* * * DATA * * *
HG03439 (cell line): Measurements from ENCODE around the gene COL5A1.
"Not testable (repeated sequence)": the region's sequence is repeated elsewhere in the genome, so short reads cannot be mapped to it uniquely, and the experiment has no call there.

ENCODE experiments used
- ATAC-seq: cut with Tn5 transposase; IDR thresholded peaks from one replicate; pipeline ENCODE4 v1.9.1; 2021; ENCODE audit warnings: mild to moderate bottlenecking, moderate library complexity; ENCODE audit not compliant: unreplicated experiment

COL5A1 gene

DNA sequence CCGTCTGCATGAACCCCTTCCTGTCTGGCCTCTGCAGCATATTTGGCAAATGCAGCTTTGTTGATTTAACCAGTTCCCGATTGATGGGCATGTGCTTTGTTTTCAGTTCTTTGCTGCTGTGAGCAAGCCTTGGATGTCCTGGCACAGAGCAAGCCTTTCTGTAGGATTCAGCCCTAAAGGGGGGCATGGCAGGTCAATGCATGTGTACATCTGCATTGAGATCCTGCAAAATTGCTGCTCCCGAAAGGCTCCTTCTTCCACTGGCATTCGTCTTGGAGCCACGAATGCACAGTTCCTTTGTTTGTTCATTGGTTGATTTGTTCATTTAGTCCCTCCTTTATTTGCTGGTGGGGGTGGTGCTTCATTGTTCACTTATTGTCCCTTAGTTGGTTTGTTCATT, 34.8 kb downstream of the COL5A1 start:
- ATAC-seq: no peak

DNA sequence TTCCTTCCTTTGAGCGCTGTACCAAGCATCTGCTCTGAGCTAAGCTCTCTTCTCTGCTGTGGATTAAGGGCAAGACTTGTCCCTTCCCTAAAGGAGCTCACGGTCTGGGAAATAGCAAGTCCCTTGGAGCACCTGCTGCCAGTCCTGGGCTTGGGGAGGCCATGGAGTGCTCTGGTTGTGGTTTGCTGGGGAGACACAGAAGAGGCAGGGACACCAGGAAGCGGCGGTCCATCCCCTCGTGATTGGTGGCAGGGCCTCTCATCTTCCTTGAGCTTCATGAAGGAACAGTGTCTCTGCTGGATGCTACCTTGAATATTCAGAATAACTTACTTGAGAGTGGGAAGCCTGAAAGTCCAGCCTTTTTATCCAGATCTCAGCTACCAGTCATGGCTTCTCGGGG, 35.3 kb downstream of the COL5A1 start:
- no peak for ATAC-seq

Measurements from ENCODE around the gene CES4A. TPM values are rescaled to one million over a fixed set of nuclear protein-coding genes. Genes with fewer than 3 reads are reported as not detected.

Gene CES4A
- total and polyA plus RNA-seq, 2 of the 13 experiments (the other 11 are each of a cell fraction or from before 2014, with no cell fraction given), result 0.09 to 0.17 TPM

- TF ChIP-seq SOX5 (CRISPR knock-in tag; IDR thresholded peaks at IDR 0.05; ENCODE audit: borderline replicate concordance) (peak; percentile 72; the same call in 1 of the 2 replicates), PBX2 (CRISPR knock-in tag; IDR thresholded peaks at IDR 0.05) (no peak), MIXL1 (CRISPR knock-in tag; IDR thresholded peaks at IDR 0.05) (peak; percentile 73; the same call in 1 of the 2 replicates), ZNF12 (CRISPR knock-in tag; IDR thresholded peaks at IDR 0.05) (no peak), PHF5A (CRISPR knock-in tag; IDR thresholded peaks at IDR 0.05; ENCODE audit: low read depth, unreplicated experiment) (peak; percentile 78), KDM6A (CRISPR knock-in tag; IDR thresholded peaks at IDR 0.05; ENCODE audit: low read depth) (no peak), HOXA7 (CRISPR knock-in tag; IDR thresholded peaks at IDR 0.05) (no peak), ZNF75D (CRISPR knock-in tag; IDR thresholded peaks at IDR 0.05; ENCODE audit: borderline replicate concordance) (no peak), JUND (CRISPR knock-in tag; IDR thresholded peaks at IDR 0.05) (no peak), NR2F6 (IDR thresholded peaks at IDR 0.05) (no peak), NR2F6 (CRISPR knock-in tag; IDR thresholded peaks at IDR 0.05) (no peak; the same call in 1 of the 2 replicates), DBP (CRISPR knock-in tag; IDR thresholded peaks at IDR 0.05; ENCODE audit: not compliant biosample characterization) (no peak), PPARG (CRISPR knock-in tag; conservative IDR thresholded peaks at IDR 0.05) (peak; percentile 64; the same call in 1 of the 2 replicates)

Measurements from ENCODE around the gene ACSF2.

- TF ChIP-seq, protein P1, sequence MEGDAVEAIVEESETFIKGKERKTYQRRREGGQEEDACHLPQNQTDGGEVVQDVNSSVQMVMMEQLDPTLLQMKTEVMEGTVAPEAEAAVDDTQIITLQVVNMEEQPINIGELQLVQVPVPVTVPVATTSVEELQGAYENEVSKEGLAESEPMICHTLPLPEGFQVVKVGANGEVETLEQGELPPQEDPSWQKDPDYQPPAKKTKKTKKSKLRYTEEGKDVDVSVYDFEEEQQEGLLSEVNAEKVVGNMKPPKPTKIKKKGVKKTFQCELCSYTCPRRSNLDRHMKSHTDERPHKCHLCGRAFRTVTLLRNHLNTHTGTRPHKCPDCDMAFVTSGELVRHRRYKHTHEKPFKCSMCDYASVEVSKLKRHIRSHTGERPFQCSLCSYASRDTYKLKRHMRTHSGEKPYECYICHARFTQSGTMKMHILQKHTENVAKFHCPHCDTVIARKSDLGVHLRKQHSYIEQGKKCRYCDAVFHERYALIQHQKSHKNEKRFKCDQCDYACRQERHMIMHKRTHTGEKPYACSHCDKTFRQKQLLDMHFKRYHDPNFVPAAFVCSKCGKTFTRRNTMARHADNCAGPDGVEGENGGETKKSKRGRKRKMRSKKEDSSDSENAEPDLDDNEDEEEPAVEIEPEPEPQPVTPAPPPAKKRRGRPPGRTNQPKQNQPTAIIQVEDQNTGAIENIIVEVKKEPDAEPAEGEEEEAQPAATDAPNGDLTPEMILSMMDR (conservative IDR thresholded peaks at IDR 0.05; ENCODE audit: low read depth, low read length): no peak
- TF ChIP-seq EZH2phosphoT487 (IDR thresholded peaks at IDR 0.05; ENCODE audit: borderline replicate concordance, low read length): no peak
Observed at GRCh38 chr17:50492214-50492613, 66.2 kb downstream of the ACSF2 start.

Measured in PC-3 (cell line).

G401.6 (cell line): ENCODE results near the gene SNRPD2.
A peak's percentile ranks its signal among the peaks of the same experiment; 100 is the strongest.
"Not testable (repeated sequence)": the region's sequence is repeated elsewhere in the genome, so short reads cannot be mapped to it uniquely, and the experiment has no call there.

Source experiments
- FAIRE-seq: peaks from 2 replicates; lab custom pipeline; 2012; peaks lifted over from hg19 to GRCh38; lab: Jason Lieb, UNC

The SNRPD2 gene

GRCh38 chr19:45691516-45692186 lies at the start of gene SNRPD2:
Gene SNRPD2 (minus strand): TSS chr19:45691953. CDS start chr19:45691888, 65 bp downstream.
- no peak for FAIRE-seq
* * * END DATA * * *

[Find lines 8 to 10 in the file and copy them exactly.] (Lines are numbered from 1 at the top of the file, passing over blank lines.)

DNA sequence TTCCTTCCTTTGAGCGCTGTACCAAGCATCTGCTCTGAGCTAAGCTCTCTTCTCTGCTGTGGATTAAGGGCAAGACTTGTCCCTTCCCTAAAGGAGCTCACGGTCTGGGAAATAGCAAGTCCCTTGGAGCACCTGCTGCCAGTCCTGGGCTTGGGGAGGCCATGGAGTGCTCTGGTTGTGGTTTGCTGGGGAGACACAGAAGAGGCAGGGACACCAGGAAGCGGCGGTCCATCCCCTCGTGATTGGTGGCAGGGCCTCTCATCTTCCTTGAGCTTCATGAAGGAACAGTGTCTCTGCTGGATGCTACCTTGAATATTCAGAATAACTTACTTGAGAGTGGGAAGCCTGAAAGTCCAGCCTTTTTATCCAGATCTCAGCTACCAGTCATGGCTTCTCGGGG, 35.3 kb downstream of the COL5A1 start:
- no peak for ATAC-seq

Measurements from ENCODE around the gene CES4A. TPM values are rescaled to one million over a fixed set of nuclear protein-coding genes. Genes with fewer than 3 reads are reported as not detected.